When it comes to his phrase “American carnage,” Donald Trump hit on something dark and deeply disturbing, but also something important and true.
The hearings on William Barr’s confirmation for U.S. Attorney General were conducted with the mature civility one would expect from a deliberative body of responsible adults.
The belief that we must create a more inclusive nation and world, which treats every person as worthy of the same rights and responsibilities.
When I read a recent account in The Cut recalling an incident with Joe Biden that made a young woman extremely uncomfortable, I wasn’t at all surprised.
I’m not a Democrat. But for all these reasons above and more, I like Joe Biden, a man and politician worthy of praise.
American politics has grown increasingly polarized over the past 20 years, degenerating after the 2016 election and in the Trump Presidency into all-out partisan warfare. Observing from the sidelines, a significant portion of the voting public has begun to sense a real danger in this fracturing of partisan politics, and are searching for solutions.
We need to make it acceptable again to see something, somewhere, that promulgates a worldview that’s different than ours, without immediately condemning it.
Of the many virtues which we have long recognized in our culture – things like courage, humility, and integrity – an essential one that we’ve missed, maybe the essential one, is balance.
The language that the left and the right use is often very different. At Braver Angels, we recognize that a language barrier can lead to serious issues when it comes to communicating effectively, and this certainly hasn’t helped us to extricate ourselves from our present loggerheads between reds and blues.
When I first joined Braver Angels and had to claim my political leaning, it wasn’t easy. I’ve been registered as an independent my whole life, and have voted for Republicans, Democrats, and even third-party candidates. With our Founding Fathers, I’m skeptical of factions, and political parties themselves—especially in our current primary system—seem to be one of the main forces driving our polarization.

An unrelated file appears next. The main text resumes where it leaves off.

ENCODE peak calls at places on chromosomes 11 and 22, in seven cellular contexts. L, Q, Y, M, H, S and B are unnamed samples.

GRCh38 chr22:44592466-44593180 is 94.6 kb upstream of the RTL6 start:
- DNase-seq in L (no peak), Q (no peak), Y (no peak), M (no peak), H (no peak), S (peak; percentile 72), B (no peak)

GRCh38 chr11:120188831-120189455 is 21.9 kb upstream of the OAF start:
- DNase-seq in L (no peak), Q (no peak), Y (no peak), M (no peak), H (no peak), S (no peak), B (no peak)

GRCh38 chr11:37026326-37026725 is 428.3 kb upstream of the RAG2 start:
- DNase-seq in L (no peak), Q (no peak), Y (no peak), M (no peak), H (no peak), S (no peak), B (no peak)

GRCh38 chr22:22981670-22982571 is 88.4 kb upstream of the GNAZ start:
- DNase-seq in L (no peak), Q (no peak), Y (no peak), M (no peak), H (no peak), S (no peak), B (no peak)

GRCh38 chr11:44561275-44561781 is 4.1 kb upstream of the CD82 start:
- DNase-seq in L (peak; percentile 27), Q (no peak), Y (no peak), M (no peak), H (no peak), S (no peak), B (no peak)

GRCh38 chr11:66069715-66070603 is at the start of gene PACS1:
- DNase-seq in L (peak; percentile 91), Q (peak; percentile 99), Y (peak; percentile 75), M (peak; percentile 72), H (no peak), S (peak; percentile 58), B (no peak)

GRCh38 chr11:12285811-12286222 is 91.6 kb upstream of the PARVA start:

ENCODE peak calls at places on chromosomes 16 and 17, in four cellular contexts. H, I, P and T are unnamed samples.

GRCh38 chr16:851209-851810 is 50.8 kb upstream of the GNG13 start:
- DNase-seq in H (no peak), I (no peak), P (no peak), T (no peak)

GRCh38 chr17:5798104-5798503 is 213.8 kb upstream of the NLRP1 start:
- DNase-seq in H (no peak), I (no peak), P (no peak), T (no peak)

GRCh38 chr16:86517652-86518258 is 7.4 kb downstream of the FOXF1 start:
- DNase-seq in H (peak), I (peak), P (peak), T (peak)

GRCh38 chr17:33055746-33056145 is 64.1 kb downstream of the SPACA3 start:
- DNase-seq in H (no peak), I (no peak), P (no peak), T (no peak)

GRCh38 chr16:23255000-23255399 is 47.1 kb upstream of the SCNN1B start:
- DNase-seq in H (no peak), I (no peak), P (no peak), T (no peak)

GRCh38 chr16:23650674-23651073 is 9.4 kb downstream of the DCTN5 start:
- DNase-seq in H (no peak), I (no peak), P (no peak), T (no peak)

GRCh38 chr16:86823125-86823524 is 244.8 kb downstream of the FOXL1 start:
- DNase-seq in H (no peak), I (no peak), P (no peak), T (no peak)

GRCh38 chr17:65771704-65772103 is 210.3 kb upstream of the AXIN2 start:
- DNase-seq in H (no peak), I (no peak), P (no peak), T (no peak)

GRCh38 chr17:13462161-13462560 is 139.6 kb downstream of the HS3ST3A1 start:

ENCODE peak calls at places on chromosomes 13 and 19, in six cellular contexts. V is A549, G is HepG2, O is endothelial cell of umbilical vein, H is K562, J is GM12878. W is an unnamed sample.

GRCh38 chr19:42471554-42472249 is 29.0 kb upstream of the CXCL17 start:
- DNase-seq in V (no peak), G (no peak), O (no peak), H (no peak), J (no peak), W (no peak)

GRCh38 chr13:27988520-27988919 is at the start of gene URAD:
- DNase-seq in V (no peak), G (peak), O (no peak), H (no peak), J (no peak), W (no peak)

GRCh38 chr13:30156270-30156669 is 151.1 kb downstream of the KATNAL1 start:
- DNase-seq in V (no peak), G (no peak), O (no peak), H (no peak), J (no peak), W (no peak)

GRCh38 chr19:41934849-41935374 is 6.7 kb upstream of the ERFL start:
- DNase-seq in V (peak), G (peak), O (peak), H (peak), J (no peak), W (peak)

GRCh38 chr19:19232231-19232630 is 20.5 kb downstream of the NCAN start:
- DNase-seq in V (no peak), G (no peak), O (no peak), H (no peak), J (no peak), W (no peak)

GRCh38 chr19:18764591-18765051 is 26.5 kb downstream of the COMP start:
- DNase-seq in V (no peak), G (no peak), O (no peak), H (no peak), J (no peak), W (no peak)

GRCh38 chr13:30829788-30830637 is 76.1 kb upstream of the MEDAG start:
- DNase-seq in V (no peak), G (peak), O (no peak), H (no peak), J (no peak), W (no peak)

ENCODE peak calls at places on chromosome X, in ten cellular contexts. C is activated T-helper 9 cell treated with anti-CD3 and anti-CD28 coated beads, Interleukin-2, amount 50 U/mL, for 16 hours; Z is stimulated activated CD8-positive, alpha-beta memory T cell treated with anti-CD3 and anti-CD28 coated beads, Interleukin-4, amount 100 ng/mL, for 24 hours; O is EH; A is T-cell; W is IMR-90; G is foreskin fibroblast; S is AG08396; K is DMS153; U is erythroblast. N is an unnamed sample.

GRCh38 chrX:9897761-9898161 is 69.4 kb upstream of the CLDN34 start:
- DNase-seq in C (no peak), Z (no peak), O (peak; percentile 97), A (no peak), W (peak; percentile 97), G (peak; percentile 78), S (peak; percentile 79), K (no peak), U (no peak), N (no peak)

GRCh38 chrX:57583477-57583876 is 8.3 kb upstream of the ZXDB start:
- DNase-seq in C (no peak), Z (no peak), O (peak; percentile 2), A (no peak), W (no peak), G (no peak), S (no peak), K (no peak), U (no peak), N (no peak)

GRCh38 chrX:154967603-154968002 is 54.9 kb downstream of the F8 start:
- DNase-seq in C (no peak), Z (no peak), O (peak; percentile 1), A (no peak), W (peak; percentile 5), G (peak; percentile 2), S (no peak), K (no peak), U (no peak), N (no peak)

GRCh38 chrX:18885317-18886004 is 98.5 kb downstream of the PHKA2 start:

I’ve been thinking a lot lately about the idea of forgiveness. As humans who regularly do plenty of awful things, we’re all in need of a fair amount of it. And our elected leaders are certainly no exception.
As I write this, President Trump has recently declared a national emergency in order to increase funding, beyond what Congress has already approved, for extending a physical barrier at the Southern border.
We at Braver Angels are on a mission to depolarize America. Usually, that means we try to help people have more productive conversations across the acrimonious political divide which currently separates us. It’s important to recognize, though, that the acrimony isn’t restricted to dialogue between members of different groups.
Growing up in the United States of America—a nation defined in many minds by its fraught racial history—and observing public life at a time when racial sensitivities are constantly prodded and enflamed, it is easy to think that there is no greater sin in the world than racism.